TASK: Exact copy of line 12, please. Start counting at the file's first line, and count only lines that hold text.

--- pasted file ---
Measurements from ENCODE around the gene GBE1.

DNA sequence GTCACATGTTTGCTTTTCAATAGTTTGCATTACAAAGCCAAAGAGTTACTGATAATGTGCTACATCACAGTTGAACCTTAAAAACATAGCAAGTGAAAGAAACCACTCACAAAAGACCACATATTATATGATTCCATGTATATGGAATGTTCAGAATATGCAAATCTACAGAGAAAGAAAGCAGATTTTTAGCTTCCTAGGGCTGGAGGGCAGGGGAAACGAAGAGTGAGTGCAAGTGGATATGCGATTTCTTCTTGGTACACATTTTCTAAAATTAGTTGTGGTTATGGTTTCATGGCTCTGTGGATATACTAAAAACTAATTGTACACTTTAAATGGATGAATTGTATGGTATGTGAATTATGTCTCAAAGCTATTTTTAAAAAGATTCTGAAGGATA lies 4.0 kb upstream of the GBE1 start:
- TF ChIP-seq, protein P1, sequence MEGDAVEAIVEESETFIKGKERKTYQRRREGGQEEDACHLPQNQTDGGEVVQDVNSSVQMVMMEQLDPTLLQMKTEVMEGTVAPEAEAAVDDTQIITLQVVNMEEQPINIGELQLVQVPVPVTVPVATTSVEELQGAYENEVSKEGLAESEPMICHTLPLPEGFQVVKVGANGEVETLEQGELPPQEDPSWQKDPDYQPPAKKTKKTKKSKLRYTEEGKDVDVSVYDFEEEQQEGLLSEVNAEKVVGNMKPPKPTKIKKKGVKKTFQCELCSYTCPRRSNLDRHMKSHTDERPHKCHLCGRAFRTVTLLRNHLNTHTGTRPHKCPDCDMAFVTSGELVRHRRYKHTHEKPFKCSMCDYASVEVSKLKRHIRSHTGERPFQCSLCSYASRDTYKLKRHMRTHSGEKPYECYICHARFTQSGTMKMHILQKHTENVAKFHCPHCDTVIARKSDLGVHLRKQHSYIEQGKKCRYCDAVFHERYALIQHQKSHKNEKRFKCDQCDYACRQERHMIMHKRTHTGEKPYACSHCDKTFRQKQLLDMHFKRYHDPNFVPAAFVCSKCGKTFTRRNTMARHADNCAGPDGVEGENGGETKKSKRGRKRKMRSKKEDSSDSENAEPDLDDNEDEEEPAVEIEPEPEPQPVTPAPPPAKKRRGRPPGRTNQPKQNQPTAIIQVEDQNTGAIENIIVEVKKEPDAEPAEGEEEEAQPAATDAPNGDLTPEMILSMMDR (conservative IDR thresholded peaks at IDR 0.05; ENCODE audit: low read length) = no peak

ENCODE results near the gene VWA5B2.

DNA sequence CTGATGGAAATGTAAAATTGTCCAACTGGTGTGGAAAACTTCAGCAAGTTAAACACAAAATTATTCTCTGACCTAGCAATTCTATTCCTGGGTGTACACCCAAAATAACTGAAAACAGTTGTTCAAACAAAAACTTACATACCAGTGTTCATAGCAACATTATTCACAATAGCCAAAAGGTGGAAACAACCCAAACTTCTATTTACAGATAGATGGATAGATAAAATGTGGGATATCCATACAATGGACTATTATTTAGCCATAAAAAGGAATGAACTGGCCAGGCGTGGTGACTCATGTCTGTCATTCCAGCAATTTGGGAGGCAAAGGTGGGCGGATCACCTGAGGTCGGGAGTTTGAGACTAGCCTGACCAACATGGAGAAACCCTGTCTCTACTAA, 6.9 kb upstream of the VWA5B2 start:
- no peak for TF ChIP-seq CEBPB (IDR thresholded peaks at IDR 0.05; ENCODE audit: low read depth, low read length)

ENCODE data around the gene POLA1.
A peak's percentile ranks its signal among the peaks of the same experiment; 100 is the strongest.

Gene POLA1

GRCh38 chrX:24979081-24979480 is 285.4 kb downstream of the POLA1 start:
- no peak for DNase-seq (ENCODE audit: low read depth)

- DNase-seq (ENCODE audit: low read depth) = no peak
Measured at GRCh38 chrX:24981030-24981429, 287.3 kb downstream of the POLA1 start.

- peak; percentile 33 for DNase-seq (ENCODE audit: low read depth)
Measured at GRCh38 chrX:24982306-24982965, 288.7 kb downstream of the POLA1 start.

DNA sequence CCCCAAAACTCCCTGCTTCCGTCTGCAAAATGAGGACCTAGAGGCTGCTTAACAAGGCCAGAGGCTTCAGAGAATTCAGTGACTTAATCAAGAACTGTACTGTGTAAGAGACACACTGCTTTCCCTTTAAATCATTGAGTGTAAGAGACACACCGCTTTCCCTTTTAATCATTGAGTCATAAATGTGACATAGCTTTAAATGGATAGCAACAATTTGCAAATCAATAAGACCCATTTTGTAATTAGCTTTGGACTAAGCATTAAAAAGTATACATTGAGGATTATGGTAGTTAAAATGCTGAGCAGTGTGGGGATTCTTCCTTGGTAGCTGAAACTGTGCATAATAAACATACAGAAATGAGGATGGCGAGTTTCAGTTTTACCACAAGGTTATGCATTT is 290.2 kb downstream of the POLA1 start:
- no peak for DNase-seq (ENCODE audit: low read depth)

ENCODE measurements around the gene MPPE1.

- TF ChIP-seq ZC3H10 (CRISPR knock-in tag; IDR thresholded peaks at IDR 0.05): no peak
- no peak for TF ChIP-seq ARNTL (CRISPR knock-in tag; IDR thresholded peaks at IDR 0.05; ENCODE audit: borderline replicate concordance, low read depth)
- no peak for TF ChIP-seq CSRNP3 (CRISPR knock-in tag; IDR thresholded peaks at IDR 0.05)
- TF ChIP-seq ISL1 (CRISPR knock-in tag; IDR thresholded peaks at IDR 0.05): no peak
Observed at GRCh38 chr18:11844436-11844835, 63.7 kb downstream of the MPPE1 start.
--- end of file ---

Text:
- DNase-seq (ENCODE audit: low read depth) = no peak